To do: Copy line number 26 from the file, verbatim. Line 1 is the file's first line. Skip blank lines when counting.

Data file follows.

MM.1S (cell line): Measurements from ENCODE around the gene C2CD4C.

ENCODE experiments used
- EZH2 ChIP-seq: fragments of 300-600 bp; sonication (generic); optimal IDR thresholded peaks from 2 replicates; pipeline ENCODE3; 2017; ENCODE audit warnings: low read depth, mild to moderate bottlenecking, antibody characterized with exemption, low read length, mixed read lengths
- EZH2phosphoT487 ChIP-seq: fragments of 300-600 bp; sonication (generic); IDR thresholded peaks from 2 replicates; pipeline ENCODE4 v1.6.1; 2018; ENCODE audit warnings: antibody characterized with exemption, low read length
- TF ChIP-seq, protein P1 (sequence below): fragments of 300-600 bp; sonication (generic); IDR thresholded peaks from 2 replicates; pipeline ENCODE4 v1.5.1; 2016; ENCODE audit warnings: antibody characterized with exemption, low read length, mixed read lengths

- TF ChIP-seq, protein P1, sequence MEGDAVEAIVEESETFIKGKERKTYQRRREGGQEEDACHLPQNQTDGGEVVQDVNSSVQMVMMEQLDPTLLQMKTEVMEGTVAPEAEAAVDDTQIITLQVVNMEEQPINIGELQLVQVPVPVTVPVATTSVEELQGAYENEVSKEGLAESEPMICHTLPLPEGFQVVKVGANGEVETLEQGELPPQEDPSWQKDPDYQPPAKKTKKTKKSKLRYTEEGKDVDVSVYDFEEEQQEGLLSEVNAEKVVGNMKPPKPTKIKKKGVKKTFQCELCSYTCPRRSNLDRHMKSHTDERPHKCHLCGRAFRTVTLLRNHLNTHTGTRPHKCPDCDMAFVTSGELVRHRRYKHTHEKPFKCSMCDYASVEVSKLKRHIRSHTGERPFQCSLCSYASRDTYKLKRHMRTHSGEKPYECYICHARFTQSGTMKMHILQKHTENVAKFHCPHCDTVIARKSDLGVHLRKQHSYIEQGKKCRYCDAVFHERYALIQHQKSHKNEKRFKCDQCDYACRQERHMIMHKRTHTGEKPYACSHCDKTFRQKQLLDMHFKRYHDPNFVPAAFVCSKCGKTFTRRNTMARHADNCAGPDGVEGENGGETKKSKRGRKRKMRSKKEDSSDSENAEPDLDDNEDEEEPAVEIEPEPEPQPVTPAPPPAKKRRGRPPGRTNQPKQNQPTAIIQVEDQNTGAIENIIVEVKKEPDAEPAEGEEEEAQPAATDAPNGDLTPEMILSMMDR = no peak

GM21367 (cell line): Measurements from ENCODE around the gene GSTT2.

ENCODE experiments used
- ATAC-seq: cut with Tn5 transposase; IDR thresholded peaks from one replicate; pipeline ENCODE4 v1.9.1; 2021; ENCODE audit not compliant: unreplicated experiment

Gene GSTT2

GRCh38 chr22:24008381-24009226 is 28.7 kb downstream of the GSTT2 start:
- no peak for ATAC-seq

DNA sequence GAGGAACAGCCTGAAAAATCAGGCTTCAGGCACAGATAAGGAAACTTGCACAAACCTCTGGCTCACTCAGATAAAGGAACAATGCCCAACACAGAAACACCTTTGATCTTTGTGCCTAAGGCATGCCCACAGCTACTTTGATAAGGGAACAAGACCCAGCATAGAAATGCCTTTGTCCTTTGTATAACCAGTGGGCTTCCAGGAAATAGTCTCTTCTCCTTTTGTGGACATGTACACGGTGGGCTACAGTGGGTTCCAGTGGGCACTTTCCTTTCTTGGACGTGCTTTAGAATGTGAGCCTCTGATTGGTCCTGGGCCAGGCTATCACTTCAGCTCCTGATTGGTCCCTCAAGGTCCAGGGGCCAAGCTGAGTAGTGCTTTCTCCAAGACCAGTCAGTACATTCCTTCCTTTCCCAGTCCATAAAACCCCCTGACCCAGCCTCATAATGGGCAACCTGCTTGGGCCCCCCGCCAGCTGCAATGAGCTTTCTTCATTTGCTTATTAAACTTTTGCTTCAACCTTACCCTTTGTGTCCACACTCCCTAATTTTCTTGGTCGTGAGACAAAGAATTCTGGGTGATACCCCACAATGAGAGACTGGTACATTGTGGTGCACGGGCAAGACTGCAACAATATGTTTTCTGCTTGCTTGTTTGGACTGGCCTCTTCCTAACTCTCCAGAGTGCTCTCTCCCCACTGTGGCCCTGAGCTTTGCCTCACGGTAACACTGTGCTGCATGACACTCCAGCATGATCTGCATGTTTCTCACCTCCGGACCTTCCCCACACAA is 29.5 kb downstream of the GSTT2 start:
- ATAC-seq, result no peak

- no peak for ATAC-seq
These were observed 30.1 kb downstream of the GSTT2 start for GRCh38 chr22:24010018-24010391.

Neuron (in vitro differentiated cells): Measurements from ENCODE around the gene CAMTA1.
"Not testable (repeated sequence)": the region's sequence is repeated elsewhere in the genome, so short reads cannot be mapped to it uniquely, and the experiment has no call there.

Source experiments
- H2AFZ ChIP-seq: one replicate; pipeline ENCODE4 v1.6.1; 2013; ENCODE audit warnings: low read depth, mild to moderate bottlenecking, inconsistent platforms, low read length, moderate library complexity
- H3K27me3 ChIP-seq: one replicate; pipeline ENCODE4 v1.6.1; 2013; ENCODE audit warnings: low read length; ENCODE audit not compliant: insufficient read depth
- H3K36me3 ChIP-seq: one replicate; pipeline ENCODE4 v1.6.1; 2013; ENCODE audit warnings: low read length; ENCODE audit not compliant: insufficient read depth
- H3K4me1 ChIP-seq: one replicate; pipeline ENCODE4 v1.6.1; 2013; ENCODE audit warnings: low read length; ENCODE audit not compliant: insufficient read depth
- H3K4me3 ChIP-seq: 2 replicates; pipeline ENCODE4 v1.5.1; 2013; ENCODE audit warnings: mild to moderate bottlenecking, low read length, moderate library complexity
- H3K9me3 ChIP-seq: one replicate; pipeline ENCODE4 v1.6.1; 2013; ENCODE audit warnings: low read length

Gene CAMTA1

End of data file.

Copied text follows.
Gene CAMTA1